There is a final hopeful note in this primary election, 12 years after 9/11. In the past it has always been a cynical article of faith that winning campaigns were cobbled together by ethnic algebra. But this year, New York voters sent the clear, hopeful message that identity politics would not drive their decisions.

The African-American candidate, Bill Thompson, did not win the black vote. The openly gay City Council Speaker Christine Quinn did not win the lesbian, gay, bisexual and transgender vote or the female vote. That represents real progress and political evolution toward a more perfect union -- and that is the deeper purpose of our politics.

Twelve years after 9/11, voter participation still isn't what it should be -- turnout is low in closed partisan primaries, and that represents a creeping complacency where openness and civic energy should be an obligation.

But in rejecting the sociopathic circus in favor of more sober candidates who tried to build coalitions across old dividing lines, New Yorkers sent the message that substance can beat slick self-promotion.

Simply put, character counts. And for that timely reminder, it is worth saying again -- thank you New York.

Follow us on Twitter @CNNOpinion.

Join us on Facebook/CNNOpinion.

The opinions expressed in this commentary are solely those of John Avlon.

ADVERTISEMENT
Part of complete coverage on
updated 4:47 PM EDT, Fri April 18, 2014
Jim Bell says NASA's latest discovery support the notion that habitable worlds are probably common in the galaxy.
updated 2:17 PM EDT, Fri April 18, 2014
Jay Parini says even the Gospels skip the actual Resurrection and are sketchy on the appearances that followed.
updated 1:52 PM EDT, Fri April 18, 2014
Graham Allison says if an unchecked and emboldened Russia foments conflict in a nation like Latvia, a NATO member, the West would have to defend it.
updated 9:11 AM EDT, Fri April 18, 2014
John Sutter: Bad news, guys -- the pangolin we adopted is missing.
updated 1:10 PM EDT, Sat April 19, 2014
Ben Wildavsky says we need a better way to determine whether colleges are turning out graduates with superior education and abilities.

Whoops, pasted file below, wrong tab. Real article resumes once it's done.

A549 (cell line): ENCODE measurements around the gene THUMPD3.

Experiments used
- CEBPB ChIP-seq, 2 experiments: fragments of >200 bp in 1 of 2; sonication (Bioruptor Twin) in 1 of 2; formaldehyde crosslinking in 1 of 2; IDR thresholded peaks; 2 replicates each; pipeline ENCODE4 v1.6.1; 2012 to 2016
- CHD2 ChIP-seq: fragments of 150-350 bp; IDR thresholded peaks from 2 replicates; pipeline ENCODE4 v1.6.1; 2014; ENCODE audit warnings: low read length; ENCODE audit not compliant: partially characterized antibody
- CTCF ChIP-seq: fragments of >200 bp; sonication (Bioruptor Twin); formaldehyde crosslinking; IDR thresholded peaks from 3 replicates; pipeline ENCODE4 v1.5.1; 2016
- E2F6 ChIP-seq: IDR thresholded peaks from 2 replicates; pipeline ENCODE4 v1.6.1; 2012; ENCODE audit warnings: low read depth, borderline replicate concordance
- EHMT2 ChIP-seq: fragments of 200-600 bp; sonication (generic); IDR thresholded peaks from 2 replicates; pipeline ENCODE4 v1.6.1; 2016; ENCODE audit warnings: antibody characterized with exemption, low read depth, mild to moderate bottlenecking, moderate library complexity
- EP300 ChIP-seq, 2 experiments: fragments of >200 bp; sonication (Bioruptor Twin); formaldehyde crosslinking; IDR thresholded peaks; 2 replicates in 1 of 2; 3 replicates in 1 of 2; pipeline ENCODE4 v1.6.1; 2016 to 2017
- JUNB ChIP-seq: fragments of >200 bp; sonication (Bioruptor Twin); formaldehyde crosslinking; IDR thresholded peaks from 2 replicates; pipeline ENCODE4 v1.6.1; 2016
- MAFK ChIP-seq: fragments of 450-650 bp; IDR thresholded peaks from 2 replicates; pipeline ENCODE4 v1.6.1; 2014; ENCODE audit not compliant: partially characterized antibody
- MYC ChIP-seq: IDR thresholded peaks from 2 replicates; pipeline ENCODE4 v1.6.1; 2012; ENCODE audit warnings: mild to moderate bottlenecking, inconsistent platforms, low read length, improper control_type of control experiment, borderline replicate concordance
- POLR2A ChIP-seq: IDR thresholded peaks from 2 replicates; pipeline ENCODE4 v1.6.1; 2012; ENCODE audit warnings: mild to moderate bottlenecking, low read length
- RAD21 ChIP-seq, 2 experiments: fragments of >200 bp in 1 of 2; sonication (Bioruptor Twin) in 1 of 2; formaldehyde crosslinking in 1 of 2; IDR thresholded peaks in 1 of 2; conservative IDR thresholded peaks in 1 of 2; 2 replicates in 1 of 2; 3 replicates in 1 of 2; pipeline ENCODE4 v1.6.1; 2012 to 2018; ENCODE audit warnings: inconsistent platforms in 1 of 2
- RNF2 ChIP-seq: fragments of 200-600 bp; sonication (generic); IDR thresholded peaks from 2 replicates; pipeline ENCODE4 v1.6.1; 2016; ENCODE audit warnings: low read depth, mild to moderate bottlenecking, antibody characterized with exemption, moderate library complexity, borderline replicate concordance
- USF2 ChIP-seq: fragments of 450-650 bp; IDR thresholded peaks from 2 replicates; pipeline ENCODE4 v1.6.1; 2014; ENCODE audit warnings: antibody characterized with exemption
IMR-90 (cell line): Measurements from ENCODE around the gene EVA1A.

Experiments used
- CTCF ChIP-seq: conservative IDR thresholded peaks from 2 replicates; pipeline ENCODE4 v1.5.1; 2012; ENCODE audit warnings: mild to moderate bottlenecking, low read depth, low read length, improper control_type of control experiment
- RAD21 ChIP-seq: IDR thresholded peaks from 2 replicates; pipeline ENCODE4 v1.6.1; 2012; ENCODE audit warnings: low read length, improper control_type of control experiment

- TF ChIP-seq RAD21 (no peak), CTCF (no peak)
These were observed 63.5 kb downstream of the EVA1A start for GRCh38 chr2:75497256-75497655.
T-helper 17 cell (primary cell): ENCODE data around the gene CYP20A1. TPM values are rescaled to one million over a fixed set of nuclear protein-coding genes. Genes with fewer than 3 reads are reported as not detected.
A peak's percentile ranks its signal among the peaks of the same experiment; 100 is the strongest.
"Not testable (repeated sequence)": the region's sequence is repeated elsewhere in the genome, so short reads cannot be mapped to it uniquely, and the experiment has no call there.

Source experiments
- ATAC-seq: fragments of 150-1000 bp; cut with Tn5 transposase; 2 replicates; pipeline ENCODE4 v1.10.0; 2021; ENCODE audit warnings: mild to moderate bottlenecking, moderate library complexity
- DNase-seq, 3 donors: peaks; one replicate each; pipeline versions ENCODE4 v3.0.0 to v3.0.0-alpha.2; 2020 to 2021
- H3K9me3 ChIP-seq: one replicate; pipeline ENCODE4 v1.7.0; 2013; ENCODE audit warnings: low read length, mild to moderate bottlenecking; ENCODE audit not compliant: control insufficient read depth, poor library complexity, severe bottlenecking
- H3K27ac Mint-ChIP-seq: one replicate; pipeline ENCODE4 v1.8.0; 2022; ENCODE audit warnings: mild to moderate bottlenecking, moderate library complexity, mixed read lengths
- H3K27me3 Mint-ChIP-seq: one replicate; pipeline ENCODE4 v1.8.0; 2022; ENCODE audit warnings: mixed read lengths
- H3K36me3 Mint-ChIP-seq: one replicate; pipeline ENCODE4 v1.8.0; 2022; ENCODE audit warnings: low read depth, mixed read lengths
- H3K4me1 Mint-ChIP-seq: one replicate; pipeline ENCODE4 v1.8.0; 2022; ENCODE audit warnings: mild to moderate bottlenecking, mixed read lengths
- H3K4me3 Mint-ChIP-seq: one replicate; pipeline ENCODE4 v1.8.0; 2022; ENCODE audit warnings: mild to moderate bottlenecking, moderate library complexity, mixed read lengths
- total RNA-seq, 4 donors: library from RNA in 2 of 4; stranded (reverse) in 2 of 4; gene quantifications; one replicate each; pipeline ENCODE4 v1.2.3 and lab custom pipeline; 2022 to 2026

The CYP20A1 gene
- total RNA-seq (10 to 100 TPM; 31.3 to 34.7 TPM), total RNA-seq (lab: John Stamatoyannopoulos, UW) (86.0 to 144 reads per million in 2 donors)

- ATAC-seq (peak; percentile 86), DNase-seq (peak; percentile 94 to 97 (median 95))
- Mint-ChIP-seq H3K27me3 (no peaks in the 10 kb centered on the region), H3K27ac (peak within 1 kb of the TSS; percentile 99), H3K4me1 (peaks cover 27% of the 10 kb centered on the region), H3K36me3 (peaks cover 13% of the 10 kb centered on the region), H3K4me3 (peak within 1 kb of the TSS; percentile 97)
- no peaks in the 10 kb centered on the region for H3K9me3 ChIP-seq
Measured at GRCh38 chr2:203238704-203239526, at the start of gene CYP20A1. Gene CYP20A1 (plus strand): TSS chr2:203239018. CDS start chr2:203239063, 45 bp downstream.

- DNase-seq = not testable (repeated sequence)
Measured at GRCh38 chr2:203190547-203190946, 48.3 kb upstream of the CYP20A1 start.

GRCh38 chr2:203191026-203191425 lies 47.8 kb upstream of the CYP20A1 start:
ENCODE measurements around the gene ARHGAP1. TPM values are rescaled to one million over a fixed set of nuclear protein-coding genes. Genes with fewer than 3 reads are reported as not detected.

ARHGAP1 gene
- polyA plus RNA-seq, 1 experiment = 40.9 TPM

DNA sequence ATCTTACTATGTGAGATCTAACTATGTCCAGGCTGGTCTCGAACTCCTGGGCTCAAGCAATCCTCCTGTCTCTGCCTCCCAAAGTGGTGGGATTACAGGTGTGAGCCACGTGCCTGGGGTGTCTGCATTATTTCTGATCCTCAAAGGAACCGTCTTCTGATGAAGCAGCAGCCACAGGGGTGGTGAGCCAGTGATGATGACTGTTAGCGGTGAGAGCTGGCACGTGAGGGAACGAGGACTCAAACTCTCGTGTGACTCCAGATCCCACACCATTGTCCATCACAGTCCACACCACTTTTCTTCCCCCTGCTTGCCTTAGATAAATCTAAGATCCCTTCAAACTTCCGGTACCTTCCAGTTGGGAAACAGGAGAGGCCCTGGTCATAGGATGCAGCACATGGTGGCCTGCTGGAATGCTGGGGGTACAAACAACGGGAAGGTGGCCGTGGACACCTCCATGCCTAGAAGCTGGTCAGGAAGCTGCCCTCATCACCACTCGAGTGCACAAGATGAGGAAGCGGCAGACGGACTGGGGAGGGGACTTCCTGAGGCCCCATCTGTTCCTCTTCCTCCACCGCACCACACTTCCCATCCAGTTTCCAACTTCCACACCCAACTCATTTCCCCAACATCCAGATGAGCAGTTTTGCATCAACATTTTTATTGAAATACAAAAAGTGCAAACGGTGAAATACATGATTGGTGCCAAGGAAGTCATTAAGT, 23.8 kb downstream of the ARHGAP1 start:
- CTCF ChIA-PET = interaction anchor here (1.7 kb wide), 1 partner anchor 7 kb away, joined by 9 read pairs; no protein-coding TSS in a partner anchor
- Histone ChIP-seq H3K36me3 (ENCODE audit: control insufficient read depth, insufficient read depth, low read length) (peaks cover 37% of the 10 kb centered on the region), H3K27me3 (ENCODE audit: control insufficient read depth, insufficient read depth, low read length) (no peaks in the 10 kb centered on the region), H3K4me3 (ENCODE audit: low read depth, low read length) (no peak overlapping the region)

updated 6:26 AM EDT, Fri April 18, 2014
Charles Maclin, program manager working on the search and recovery of Malaysia Flight 370, explains how it works.
updated 8:50 AM EDT, Fri April 18, 2014
Jill Koyama says Michael Bloomberg is right to tackle gun violence, but we need to go beyond piecemeal state legislation.
updated 2:45 PM EDT, Thu April 17, 2014
Michael Bloomberg and Shannon Watts say Americans are ready for sensible gun laws, but politicians are cowed by the NRA. Everytown for Gun Safety will prove the NRA is not that powerful.
updated 9:28 AM EDT, Thu April 17, 2014
Ruben Navarrette says Steve Israel is right: Some Republicans encourage anti-Latino prejudice. But that kind of bias is not limited to the GOP.
updated 7:23 PM EDT, Wed April 16, 2014
Peggy Drexler counts the ways Phyllis Schlafly's argument that lower pay for women helps them nab a husband is ridiculous.
updated 12:42 PM EDT, Wed April 16, 2014
Rick McGahey says Rep. Paul Ryan is signaling his presidential ambitions by appealing to hard core Republican values
updated 11:39 AM EDT, Wed April 16, 2014
Paul Saffo says current Google Glasses are doomed to become eBay collectibles, but they are only the leading edge of a surge in wearable tech that will change our lives
updated 2:49 PM EDT, Tue April 15, 2014
Kathleen Blee says the KKK and white power or neo-Nazi groups give haters the purpose and urgency to use violence.
updated 7:56 AM EDT, Wed April 16, 2014
Sen. Sheldon Whitehouse and Rep. Henry Waxman say read deep, and you'll see the federal Keystone pipeline report spells out the pipeline is bad news
updated 7:53 AM EDT, Wed April 16, 2014
Frida Ghitis says President Obama needs to stop making empty threats against Russia and consider other options
ADVERTISEMENT
ADVERTISEMENT
ADVERTISEMENT
ADVERTISEMENT